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Thelymitra pulchella facts for kids

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Striped sun orchid
Thelymitra pulchella.jpg
Thelymitra pulchella growing near Leith Valley
Scientific classification
  • Thelymitra concinna Cheeseman
  • Thelymitra fimbriata Colenso
  • Thelymitra pachyphylla Cheeseman
  • Thelymitra caesia Petrie

Thelymitra pulchella, commonly called the striped sun orchid, is a species of orchid in the family Orchidaceae that is endemic to New Zealand. It has a single erect, fleshy, channelled leaf and up to fourteen blue flowers with darker stripes on the petal and sometimes also on the sepals. The column and its lobes are variable in shape and colour.


Thelymitra pulchella is a tuberous, perennial herb with a single erect, fleshy, channelled leaf 80–240 mm (3–9 in) long and 6–20 mm (0.2–0.8 in) wide. Up to fourteen blue, sometimes pink or white flowers 10–18 mm (0.4–0.7 in) wide are borne on a flowering stem sometimes up to 800 mm (30 in) tall. The petals, and sometimes also the sepals have dark blue stripes. The column is dark blue, pink, mauve or white and 6–8 mm (0.2–0.3 in) long. The arms on the sides of the column are reddish brown and sometimes have red or yellow teeth. The lobe on top of the anther is variable in colour and shape but often has irregular teeth. Flowering occurs from October to January.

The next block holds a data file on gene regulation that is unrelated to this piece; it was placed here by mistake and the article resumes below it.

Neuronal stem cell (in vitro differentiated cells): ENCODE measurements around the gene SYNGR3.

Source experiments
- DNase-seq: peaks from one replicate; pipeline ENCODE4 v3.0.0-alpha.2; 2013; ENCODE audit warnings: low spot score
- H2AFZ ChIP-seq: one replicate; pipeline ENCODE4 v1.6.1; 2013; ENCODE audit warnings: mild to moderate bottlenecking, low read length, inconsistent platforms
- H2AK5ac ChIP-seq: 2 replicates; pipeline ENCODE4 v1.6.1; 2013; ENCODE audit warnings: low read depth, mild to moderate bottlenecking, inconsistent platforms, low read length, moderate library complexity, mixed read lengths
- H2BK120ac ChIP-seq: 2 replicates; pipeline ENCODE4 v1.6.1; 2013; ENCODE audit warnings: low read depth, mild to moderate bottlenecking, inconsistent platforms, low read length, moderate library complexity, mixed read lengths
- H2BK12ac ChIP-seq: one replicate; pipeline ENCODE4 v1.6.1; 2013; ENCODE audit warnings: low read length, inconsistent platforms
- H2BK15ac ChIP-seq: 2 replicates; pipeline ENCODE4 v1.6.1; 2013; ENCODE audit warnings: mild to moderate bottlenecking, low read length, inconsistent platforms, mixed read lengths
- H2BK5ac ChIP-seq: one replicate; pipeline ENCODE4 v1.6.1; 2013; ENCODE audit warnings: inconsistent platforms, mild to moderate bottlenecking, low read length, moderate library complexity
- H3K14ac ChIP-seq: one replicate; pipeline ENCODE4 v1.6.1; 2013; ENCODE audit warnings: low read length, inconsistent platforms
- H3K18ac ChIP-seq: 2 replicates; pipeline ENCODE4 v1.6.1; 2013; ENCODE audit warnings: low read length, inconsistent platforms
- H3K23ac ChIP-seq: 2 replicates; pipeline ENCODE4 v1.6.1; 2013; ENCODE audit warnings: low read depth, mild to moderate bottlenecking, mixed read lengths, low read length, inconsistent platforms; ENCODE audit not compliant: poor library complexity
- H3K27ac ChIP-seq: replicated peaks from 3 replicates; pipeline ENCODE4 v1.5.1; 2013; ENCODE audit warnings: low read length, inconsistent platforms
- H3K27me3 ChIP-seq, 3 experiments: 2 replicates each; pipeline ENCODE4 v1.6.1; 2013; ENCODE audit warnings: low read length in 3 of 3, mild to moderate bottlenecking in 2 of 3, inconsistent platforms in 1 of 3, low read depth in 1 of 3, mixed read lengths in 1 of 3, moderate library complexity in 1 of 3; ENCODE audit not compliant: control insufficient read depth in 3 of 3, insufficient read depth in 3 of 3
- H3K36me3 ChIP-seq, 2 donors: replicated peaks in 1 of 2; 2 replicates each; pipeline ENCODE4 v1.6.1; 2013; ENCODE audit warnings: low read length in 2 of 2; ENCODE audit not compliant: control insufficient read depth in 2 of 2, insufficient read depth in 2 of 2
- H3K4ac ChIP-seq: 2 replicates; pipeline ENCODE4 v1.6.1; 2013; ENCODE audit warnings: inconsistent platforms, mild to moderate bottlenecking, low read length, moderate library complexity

Taxonomy and naming

Thelymitra pulchella was first formally described in 1853 by Joseph Dalton Hooker and the description was published in Flora Novae-Zelandiae. The specific epithet (pulchella) is the diminutive form of the Latin word pulcher meaning "beautiful". Hooker described this species as "very handsome".

Distribution and habitat

The striped sun orchid grows in open shrubland and often in wetland. It is found on the North, South, Stewart and Chatham Islands.

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